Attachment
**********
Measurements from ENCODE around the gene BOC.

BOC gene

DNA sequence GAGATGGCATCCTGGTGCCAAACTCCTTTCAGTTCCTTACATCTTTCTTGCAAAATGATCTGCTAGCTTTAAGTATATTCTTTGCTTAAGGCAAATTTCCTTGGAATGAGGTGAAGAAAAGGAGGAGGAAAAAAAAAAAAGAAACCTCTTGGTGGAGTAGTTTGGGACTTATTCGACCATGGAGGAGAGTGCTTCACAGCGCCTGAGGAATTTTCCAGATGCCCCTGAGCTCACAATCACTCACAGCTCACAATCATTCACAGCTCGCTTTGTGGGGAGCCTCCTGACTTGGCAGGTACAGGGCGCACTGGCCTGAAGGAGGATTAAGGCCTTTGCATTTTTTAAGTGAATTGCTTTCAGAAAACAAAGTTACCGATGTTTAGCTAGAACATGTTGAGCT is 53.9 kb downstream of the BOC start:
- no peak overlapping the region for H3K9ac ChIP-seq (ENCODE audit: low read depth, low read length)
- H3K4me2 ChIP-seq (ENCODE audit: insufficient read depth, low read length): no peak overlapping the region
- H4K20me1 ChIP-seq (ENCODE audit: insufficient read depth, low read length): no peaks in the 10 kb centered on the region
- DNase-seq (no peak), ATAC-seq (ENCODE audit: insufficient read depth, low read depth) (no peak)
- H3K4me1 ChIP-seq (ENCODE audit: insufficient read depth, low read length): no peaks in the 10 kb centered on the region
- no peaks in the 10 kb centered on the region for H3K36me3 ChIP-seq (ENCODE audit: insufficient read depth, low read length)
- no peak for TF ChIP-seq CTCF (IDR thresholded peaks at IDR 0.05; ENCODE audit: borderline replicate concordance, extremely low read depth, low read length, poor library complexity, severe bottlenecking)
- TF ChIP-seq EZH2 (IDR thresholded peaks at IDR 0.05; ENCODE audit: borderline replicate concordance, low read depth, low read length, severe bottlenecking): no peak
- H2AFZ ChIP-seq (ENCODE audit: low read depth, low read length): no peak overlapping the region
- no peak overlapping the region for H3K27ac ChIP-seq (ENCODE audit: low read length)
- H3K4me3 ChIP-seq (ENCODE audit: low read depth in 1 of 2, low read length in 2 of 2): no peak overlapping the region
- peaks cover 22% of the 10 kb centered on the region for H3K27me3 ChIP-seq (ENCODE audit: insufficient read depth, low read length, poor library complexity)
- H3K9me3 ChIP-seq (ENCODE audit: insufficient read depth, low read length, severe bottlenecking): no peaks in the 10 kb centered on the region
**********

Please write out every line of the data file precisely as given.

Measurements from ENCODE around the gene BOC.

BOC gene

DNA sequence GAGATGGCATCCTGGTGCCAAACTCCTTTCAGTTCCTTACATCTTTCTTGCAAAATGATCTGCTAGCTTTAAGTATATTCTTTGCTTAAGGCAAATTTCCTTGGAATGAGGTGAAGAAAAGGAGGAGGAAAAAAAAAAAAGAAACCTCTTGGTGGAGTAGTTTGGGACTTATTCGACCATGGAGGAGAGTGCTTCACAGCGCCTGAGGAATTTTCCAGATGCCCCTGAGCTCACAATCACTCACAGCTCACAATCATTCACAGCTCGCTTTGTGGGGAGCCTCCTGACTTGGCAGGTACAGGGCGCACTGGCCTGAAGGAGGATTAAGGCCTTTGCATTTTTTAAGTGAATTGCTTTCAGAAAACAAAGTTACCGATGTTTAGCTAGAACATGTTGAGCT is 53.9 kb downstream of the BOC start:
- no peak overlapping the region for H3K9ac ChIP-seq (ENCODE audit: low read depth, low read length)
- H3K4me2 ChIP-seq (ENCODE audit: insufficient read depth, low read length): no peak overlapping the region
- H4K20me1 ChIP-seq (ENCODE audit: insufficient read depth, low read length): no peaks in the 10 kb centered on the region
- DNase-seq (no peak), ATAC-seq (ENCODE audit: insufficient read depth, low read depth) (no peak)
- H3K4me1 ChIP-seq (ENCODE audit: insufficient read depth, low read length): no peaks in the 10 kb centered on the region
- no peaks in the 10 kb centered on the region for H3K36me3 ChIP-seq (ENCODE audit: insufficient read depth, low read length)
- no peak for TF ChIP-seq CTCF (IDR thresholded peaks at IDR 0.05; ENCODE audit: borderline replicate concordance, extremely low read depth, low read length, poor library complexity, severe bottlenecking)
- TF ChIP-seq EZH2 (IDR thresholded peaks at IDR 0.05; ENCODE audit: borderline replicate concordance, low read depth, low read length, severe bottlenecking): no peak
- H2AFZ ChIP-seq (ENCODE audit: low read depth, low read length): no peak overlapping the region
- no peak overlapping the region for H3K27ac ChIP-seq (ENCODE audit: low read length)
- H3K4me3 ChIP-seq (ENCODE audit: low read depth in 1 of 2, low read length in 2 of 2): no peak overlapping the region
- peaks cover 22% of the 10 kb centered on the region for H3K27me3 ChIP-seq (ENCODE audit: insufficient read depth, low read length, poor library complexity)
- H3K9me3 ChIP-seq (ENCODE audit: insufficient read depth, low read length, severe bottlenecking): no peaks in the 10 kb centered on the region